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Questar vs ETX - Perspective of an ETX owner...

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#1 Jack Tripper

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Posted 19 April 2010 - 08:27 PM

There is a hot discussion in the Questar forum regarding an ETX-90 vs a Questar 3.5". I really didn't want to insult the Questar owners in their own forum by saying what I'm about to say...so I will say it in the more welcome confines of the ETX forum.

Even if the ETX and Questar were the same price, assuming the resale values were equal, I would still take the ETX! (The fact that an ETX costs 90% less, makes it an outrageously better buy than the Questar - but that's besides the point.)

You see, I NEED GoTo. I'm virtually lost without it. I suppose I could learn how to use setting circles, and then manually slew a Questar to the desired coordinates every time. But why bother? I would rather the telescope do the work, and in that regard, the Questar just can't do the job.

I couldn't put a price on the value of GoTo. But Meade has, and it's pretty inexpensive. It allows me to effortlessly view dozens an object an hour if I wish. Objects that I may never find in a Questar. And all at my leisure.

I am also grateful for the computer's instant info on any object that I am looking at. It often helps to put things into perspective and adds to my appreciation for the hobby.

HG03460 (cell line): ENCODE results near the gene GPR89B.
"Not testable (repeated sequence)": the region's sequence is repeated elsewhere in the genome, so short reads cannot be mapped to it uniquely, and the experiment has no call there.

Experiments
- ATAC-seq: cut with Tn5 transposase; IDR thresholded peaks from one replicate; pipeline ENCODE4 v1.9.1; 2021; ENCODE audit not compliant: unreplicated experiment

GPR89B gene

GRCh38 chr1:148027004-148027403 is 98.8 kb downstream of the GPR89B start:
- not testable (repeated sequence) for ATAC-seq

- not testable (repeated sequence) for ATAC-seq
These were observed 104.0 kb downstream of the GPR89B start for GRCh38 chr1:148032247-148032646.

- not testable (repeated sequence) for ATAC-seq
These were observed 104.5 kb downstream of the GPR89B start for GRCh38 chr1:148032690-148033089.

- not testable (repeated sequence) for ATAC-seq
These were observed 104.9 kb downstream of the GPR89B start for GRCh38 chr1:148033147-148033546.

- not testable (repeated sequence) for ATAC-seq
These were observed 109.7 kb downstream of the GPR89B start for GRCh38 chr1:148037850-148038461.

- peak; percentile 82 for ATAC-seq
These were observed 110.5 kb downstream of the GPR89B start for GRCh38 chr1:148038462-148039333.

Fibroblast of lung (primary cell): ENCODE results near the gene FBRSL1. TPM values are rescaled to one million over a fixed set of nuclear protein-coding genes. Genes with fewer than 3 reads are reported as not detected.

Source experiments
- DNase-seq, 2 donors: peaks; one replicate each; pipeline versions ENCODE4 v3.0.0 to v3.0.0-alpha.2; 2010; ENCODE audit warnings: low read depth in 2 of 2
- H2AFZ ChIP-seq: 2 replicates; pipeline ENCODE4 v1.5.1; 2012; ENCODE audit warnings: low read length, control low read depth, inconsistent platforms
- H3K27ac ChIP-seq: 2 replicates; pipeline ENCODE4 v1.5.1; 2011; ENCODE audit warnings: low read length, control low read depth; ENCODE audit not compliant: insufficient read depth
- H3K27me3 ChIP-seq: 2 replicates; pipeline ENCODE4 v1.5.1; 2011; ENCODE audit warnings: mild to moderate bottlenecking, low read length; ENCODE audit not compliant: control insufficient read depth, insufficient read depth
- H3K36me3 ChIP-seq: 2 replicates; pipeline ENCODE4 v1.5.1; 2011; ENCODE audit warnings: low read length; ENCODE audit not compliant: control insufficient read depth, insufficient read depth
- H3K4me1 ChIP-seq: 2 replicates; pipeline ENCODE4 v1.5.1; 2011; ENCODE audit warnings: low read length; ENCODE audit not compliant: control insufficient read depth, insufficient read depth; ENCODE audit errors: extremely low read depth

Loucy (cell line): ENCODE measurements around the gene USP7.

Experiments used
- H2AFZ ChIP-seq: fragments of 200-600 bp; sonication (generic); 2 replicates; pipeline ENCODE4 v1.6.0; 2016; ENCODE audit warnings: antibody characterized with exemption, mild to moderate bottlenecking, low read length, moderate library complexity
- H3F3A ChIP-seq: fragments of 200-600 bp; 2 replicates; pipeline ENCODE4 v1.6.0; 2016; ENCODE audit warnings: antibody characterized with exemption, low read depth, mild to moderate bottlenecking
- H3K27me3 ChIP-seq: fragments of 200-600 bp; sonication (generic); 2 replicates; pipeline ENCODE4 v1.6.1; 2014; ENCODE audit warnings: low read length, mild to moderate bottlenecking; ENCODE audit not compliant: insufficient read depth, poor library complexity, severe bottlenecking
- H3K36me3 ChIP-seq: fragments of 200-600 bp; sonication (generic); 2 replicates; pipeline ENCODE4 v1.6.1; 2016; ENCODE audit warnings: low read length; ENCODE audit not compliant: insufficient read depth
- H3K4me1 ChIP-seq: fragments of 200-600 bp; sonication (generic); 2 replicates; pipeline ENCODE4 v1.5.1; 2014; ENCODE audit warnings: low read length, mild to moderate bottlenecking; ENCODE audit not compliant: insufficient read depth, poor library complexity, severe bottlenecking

Optically speaking, I've never looked through a Questar, but do the searches. The Questar and the ETX are reported to be very similar, unless using high powers. But I'm a low power kind of guy anyways. And my skies don't always cooperate at higher powers regardless.

It's also said that's its not really the optics that sets a Questar apart from an ETX...it's everything else. But for me, it's everything else that makes the ETX a far better telescope! It can find and point to objects that would otherwise be a chore in a Questar.

I have also read that a Questar is designed to last forever. Well, I don't need my ETX to last forever...just my lifetime. Considering all the ETX's sold over the years, they seem to be reliable enough instruments. And for one tenth the price, even if my ETX lasted "only" half a lifetime, I could run out and buy another ETX and still have enough money left over to feed an entire village of starving children.